However, it gets worse. At present, tax credits are under HMRC’s control, but under Universal Credit, tax credits will be rolled into the single payment. Tax credits have always been problematic, as they rely on people telling HMRC about changes in their income (which disproportionately affects those on variable hours, for obvious reasons), but even allowing for this HMRC haven’t always been a model of good service delivery. One consequence of this has been over-payments to claimants.
Enter, outrageously, debt collectors. Quite why HMRC thinks it necessary to employ them when it could simply claw back any over-payment from future tax credit awards is beyond me. One theory is that it is part of a drive to minimise the tax credit bill, at a time of the more-or-less stagnant real wages tax credits effectively subsidise. But whatever the reasons, sending in debt collectors over an over-payment for which the debtor in many cases will not even be responsible, presents a very worrying precedent.
We know that IDS is desperate to introduce Universal Credit, come what may; it’s arguably the reason for his continuing presence in Cabinet. We know that the Universal Credit roll out is revealing problems with the software, and we know it’s having knock-on effects with rental payments to landlords, and that people’s tenancies have been jeopardised as a result. We know that self-reporting of changes to wages can cause problems with tax credits and now we know that HMRC will send in debt collectors, even if the claimants are not at fault.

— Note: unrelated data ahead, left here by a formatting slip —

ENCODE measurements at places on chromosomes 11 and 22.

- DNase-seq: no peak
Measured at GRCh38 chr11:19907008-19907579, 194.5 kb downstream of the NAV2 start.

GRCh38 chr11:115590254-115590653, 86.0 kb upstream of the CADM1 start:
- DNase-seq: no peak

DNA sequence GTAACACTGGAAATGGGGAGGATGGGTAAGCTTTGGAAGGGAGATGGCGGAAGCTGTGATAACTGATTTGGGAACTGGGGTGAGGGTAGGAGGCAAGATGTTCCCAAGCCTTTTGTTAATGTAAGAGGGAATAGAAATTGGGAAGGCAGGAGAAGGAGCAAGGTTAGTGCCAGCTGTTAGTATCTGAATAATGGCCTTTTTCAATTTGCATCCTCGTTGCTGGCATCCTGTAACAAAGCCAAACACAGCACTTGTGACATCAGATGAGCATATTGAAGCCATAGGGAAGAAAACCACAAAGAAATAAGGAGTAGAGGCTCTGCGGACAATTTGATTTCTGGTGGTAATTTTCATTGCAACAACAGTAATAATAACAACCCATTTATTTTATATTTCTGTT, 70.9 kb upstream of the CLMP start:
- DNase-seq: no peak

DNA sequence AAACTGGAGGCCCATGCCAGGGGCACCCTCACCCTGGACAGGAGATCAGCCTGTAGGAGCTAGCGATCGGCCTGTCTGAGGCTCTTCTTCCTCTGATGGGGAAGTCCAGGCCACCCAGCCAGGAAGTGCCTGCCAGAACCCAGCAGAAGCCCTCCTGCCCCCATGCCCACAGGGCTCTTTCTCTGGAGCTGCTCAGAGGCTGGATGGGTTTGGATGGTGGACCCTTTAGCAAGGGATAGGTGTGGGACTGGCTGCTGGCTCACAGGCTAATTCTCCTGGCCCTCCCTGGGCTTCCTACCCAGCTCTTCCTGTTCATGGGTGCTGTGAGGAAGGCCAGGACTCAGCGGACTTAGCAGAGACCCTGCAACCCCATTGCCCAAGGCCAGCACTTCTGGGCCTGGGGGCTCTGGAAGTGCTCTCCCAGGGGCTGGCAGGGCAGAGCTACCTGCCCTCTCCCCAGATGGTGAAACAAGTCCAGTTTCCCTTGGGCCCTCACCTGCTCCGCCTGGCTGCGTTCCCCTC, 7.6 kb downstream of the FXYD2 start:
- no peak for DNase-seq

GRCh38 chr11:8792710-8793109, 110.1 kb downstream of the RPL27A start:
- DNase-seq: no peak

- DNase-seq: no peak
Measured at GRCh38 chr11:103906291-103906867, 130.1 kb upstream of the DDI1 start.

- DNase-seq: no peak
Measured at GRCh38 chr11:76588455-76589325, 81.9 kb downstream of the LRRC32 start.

Which generates the following scenario: Universal Credit software fails, generating an overpayment, and/or an incorrect rental payment. At the very least, this will lead to an increase is stress, and an increased risk of poverty for families already on low incomes. It is not unthinkable that this chain of events, given what we’ve seen already, will result in the loss of their home and/or possessions, even if it’s only in the most ‘extreme’ cases. As a sidebar, what this will do to any household participating in the Troubled Families programme, in which DWP is also involved is anyone’s guess. My guess is will certainly not help, and will probably hinder.
I have said repeatedly that I support the idea of Universal Credit in theory; the existing multiple taper rates make calculating one’s entitlement/ contribution a labyrinthine task. But a reform of this nature has got to be better, simpler, more responsive and accurate if it is going to succeed in its stated objectives and right now it fails on all counts: never mind the anecdotes, feel the MPA report.
It is simply unacceptable that the government is even considering effectively punishing the most financially vulnerable for mistakes not their own - and yet, pulling the strands together, it seems all-too plausible that it will. If the government wants people to take responsibility for their own lives, it should start by looking in the mirror held up by the MPA, the Work and Pensions and Public Accounts Committees and the problems identified by those taking part in any Universal Credit trials - and act on what it sees there.